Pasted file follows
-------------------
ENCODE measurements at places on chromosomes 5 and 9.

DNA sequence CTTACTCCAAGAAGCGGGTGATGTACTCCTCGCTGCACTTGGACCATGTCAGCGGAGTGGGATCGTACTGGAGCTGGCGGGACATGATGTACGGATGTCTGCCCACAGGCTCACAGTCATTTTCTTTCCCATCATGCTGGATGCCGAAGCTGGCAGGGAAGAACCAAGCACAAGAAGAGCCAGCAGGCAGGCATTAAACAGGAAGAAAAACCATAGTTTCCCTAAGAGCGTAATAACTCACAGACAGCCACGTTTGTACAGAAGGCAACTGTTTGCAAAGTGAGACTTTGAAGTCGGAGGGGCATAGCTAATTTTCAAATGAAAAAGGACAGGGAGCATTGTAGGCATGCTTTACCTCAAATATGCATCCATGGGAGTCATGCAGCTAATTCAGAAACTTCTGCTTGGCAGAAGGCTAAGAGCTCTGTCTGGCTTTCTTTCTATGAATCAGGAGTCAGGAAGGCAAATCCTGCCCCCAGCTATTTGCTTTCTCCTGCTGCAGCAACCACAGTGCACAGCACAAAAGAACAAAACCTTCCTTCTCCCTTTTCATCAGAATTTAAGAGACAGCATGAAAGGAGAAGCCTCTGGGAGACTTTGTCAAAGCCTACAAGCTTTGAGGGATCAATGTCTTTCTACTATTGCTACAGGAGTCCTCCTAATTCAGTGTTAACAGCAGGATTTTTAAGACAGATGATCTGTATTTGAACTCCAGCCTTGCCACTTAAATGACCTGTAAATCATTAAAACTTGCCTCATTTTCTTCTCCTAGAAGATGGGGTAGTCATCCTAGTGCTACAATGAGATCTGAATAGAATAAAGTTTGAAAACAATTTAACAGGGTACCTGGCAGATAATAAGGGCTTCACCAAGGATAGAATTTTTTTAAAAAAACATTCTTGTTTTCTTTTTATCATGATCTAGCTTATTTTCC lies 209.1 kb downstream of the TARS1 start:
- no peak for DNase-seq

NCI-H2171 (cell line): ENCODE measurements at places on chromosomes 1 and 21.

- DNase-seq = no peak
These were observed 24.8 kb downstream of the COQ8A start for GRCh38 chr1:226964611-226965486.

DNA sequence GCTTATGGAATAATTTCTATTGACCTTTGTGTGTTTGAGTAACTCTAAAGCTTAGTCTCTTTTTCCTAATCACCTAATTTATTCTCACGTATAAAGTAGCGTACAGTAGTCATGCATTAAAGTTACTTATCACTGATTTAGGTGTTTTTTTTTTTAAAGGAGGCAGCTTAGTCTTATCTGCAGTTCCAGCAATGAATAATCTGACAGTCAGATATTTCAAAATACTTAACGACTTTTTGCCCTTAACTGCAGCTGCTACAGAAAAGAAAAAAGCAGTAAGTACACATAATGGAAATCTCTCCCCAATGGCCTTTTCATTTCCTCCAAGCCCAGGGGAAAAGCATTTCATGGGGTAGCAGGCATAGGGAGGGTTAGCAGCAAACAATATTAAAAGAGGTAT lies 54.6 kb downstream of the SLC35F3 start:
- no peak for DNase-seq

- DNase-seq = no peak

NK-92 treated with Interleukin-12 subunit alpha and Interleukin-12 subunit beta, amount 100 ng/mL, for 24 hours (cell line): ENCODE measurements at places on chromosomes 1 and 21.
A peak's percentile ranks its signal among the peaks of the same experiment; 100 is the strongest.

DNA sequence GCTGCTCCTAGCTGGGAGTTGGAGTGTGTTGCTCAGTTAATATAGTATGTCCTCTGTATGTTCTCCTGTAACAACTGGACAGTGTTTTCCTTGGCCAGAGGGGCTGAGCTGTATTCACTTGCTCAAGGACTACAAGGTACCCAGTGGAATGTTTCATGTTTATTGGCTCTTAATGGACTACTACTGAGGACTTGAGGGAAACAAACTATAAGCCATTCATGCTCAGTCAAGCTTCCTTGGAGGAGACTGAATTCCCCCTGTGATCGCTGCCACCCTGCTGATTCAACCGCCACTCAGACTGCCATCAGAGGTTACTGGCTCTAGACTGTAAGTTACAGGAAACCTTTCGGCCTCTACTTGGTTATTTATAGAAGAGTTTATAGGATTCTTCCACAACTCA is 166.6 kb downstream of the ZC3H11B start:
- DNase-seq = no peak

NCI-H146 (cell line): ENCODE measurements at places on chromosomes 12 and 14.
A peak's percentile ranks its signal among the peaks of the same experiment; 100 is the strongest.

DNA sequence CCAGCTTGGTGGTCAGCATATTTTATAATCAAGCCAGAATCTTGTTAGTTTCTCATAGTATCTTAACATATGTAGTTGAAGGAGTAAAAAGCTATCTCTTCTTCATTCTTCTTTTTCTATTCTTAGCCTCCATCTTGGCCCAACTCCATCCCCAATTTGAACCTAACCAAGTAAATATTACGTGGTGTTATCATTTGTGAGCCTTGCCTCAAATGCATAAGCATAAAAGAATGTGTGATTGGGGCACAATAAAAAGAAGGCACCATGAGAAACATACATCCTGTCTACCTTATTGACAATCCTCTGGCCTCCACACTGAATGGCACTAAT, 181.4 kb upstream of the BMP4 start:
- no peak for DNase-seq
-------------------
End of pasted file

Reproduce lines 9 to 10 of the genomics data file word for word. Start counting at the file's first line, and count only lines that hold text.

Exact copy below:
- DNase-seq = no peak

NK-92 treated with Interleukin-12 subunit alpha and Interleukin-12 subunit beta, amount 100 ng/mL, for 24 hours (cell line): ENCODE measurements at places on chromosomes 1 and 21.